Donate to Justice Revival →

As Christians in the modern world, we are constantly challenged to uphold – and expand – our concept and teaching of God’s universal love. We affirm that God made all of humanity in true equality, and we deserve a society that grants us true justice.

This Black History Month at Justice Revival, we highlighted a few of those influential leaders: W.E.B. DuBois, Prathia Hall, Bayard Rustin, and Pauli Murray. Each of them played a distinct role in advancing the cause of Black freedom, either from the pulpit, in scholarship, or on the ground in organizing – and often in more than one of these fields. From their inspiring work and history, we can draw important lessons as we continue to promote a message of justice inside and outside the church – most importantly, that God calls us to affirm human rights for all.

A Positive Calling to Act

The faith leaders we highlighted this month saw activism as part of the natural exercise of their Christian beliefs. Their lives, full of faithful inspiration, remind us that we, too, must engage in the work of social justice.

Rev. Dr. Prathia Hall, a pioneer for women in the Civil Rights movement and the Baptist church, was motivated by her idea of “freedom faith.” To her, activism was a form of ministry. She worked to free Black Americans from segregation, restrictions on voting, and horrifying racial brutality. She spearheaded the inclusion of women in the Baptist church, and as a preacher, she uplifted womanist thought in her sermons. Her dream of “freedom faith” – of bringing about the Kingdom of Heaven through direct work in dismantling systemic oppression – became closer to being realized as millions of Christians took up the mantle of civil rights.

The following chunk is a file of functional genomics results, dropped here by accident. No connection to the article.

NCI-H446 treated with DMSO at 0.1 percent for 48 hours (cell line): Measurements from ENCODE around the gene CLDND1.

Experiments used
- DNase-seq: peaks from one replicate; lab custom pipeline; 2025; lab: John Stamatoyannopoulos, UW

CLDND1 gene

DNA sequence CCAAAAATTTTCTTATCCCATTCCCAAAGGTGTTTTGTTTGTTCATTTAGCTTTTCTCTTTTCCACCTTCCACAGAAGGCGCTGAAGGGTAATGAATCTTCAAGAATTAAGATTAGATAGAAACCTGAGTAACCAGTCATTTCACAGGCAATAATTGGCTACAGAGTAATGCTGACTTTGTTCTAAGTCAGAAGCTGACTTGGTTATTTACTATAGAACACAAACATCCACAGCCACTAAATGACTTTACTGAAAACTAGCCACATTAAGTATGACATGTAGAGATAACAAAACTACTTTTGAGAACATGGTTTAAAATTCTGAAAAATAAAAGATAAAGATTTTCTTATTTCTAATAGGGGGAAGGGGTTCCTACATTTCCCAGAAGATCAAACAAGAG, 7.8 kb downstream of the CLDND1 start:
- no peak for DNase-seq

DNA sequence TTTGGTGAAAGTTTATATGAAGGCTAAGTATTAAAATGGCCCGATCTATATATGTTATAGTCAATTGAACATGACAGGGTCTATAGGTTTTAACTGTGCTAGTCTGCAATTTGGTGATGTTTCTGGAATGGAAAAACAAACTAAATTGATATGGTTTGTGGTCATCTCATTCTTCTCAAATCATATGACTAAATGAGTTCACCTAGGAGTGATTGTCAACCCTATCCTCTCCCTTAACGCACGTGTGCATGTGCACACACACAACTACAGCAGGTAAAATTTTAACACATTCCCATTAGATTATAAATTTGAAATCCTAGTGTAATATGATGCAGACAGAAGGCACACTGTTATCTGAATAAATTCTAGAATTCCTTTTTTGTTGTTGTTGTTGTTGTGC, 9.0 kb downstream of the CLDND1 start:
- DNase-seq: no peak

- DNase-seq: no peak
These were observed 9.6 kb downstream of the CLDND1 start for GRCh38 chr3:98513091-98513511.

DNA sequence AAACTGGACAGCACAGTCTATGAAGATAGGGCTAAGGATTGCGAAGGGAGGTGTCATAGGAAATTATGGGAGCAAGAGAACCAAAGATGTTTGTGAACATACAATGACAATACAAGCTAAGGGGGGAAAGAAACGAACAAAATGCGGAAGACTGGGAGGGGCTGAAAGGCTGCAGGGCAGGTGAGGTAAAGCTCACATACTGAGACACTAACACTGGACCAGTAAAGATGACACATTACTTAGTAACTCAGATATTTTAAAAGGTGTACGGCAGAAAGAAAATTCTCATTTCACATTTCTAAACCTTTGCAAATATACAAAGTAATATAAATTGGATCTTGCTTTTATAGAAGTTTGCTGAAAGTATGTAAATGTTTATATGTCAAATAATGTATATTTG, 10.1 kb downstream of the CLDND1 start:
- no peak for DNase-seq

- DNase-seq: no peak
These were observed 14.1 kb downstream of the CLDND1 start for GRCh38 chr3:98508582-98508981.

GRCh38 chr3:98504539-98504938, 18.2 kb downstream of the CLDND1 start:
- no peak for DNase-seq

At the same time in history lived another icon of faithful activism, the Rev. Dr. Pauli Murray. Murray was a world-shaking legal scholar, human rights activist, and prolific author. She developed the legal rationale behind Brown v. Board of Education; is credited with Ruth Bader Ginsburg’s opinion on the equality of sexes under the 14th Amendment; and she challenged the societal forces which oppressed both her race and her gender. Murray’s fight for equality also included strong advocacy for the Equal Rights Amendment, a struggle Justice Revival is now continuing over 50 years later.

But as Hall was, Murray, too, was moved by the spirit of God towards the church in her later life. She became the first Black woman to be ordained in the Episcopal Church, where she ministered to the sick and needy while continuing to preach the need for justice. For her life in pursuit of justice and work as a priest, she was declared a saint in the Episcopal Church in 2012.

The stories of these two faith leaders inspire us to consider the role of our own faith in activism. Across branches of Christian tradition, we must acknowledge as these leaders did that our faith calls us to respond to the injustices we see in the world. This is precisely because of the universal love that God bestows on all of creation: “if God so loved us, we also ought to love one another” (1 John 4:11). To love our neighbor is to uplift them, to affirm their inherent dignity, and to defend their human rights.